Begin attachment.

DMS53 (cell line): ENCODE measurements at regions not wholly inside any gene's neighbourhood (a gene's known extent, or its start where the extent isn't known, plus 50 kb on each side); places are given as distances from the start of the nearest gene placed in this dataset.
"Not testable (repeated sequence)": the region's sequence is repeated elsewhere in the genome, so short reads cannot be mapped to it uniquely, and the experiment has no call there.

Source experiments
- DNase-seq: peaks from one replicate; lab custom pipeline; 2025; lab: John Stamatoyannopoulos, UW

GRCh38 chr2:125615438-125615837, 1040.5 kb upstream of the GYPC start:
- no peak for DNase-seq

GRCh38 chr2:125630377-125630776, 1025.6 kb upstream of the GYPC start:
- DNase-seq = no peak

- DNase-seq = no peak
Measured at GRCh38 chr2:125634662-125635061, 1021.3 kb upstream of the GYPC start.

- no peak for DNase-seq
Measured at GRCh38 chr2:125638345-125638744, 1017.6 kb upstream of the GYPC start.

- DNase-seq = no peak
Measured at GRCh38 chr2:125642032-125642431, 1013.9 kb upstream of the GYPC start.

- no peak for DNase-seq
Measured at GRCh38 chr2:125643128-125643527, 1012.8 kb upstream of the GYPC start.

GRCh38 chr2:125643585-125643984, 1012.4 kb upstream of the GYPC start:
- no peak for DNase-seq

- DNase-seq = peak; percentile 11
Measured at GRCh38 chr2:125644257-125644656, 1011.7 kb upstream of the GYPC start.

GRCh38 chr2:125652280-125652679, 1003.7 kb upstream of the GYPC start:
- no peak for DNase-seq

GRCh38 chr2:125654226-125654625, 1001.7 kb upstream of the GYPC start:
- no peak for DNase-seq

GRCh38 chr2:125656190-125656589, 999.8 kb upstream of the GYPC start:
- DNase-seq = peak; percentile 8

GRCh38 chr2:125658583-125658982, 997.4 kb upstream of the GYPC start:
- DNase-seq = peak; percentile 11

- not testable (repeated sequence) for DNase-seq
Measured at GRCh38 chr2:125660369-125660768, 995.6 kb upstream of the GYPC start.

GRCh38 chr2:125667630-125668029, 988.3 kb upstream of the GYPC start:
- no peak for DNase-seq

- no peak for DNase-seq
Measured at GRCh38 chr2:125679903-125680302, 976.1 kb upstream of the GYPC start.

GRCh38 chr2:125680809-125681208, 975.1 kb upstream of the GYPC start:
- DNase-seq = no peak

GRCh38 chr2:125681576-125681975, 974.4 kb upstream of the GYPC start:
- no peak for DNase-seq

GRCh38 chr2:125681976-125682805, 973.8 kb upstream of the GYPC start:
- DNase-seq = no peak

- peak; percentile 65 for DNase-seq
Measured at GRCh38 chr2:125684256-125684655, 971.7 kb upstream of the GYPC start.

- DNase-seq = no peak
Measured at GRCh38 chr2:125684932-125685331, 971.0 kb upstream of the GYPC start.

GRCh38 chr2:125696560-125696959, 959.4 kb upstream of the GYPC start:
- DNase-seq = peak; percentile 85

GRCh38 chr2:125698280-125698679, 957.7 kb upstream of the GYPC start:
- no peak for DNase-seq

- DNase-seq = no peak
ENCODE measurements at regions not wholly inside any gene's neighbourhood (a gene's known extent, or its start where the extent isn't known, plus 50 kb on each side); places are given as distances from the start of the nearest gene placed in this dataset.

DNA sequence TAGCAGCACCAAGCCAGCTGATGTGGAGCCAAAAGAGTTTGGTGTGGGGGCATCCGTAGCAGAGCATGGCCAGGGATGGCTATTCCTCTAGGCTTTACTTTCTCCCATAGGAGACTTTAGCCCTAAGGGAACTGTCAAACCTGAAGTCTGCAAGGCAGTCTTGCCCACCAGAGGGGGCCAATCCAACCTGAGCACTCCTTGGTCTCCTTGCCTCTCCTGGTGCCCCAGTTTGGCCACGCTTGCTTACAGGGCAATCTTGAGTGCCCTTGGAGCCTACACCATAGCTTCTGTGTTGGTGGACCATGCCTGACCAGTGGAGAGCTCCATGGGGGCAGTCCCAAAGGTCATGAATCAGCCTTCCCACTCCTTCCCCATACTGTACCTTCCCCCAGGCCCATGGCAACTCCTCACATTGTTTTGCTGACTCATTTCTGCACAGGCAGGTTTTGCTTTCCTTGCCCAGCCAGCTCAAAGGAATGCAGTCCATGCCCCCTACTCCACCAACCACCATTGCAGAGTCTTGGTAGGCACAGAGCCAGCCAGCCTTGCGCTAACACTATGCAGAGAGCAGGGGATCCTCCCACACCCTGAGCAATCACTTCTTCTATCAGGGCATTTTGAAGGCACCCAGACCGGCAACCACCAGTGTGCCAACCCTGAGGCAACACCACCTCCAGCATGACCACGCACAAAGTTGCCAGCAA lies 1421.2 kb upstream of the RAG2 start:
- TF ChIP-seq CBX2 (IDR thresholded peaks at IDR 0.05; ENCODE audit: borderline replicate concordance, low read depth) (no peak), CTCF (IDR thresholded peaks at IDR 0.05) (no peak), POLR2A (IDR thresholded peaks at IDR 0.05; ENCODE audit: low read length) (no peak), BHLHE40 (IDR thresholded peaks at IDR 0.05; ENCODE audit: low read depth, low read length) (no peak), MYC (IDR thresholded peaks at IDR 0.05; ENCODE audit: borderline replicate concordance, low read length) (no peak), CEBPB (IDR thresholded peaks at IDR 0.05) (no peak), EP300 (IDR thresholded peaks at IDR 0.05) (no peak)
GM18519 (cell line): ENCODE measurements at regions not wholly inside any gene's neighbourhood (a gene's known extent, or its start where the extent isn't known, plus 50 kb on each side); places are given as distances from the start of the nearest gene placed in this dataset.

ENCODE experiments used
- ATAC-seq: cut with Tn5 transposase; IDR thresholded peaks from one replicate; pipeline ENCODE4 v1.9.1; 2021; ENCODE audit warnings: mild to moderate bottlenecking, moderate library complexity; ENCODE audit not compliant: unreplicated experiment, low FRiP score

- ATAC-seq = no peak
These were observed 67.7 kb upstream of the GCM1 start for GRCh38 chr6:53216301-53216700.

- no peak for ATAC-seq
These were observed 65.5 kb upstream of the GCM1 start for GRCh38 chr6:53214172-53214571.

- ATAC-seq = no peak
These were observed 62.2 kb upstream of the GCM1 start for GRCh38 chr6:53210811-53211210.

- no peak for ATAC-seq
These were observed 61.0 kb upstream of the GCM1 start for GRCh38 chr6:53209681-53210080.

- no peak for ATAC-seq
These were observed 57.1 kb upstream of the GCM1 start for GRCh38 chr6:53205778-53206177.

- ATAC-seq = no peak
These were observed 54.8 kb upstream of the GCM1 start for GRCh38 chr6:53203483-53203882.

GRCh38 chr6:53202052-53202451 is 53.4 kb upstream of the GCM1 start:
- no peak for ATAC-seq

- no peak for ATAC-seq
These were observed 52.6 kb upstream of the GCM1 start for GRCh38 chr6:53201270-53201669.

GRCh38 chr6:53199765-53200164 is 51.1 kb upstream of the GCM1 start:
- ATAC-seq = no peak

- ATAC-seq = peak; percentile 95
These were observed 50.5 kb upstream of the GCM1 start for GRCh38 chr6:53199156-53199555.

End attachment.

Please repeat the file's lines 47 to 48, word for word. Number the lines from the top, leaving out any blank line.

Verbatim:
GRCh38 chr2:125698280-125698679, 957.7 kb upstream of the GYPC start:
- no peak for DNase-seq